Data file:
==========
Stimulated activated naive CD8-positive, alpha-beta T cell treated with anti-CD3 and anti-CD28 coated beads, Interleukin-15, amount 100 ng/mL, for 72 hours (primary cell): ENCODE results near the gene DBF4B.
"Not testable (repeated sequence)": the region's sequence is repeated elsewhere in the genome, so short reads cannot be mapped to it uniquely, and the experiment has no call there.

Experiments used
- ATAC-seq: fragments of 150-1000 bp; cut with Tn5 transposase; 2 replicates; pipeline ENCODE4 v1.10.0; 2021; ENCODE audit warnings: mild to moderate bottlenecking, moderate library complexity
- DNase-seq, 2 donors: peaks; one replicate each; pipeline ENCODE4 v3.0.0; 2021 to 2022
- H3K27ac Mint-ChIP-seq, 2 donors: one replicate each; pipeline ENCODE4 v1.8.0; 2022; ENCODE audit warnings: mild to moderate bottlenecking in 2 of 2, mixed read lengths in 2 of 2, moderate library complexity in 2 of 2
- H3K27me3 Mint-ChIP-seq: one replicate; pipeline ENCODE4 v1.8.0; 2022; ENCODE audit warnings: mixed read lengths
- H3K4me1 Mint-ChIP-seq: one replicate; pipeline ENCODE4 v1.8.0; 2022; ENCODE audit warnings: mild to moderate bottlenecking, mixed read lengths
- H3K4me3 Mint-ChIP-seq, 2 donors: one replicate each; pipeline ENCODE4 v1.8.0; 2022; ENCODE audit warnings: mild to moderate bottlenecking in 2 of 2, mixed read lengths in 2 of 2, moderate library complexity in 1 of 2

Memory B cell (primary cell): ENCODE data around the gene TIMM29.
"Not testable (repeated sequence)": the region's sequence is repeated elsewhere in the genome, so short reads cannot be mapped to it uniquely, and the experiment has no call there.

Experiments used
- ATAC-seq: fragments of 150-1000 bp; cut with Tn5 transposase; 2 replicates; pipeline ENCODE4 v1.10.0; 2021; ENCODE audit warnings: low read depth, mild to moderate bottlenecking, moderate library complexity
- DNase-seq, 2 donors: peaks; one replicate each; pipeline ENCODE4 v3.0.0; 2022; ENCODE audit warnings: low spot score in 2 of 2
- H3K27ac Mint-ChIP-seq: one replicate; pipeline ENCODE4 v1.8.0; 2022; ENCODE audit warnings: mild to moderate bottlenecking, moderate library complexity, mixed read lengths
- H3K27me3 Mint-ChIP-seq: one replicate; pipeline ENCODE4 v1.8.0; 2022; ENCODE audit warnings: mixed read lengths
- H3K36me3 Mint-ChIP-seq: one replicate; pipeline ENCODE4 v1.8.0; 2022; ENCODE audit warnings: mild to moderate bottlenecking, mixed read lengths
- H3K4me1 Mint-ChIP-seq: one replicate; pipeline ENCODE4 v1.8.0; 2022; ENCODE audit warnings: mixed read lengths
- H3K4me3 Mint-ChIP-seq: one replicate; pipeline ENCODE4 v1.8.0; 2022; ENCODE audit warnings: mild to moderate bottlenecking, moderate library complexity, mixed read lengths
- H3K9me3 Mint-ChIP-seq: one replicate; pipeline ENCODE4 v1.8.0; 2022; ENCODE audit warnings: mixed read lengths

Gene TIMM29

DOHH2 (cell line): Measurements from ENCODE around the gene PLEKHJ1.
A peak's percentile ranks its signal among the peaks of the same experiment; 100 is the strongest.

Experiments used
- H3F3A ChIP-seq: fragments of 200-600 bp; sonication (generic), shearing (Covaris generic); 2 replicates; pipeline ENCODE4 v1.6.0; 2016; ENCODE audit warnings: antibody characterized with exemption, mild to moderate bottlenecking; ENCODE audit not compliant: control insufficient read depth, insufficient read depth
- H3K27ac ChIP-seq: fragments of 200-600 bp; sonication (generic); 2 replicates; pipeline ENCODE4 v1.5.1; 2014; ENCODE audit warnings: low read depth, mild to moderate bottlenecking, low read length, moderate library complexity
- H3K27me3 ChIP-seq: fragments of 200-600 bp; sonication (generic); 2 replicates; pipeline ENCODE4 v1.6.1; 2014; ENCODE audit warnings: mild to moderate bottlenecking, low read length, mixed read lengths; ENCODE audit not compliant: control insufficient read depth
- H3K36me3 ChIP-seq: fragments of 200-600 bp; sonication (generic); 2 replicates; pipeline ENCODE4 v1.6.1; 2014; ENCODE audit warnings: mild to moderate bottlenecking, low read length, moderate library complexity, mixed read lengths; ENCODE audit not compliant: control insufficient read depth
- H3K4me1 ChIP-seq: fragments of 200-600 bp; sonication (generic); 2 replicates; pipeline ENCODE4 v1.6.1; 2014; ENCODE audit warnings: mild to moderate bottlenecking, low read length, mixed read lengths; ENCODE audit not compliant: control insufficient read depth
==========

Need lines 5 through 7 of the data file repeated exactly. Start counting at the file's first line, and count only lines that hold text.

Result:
- DNase-seq, 2 donors: peaks; one replicate each; pipeline ENCODE4 v3.0.0; 2021 to 2022
- H3K27ac Mint-ChIP-seq, 2 donors: one replicate each; pipeline ENCODE4 v1.8.0; 2022; ENCODE audit warnings: mild to moderate bottlenecking in 2 of 2, mixed read lengths in 2 of 2, moderate library complexity in 2 of 2
- H3K27me3 Mint-ChIP-seq: one replicate; pipeline ENCODE4 v1.8.0; 2022; ENCODE audit warnings: mixed read lengths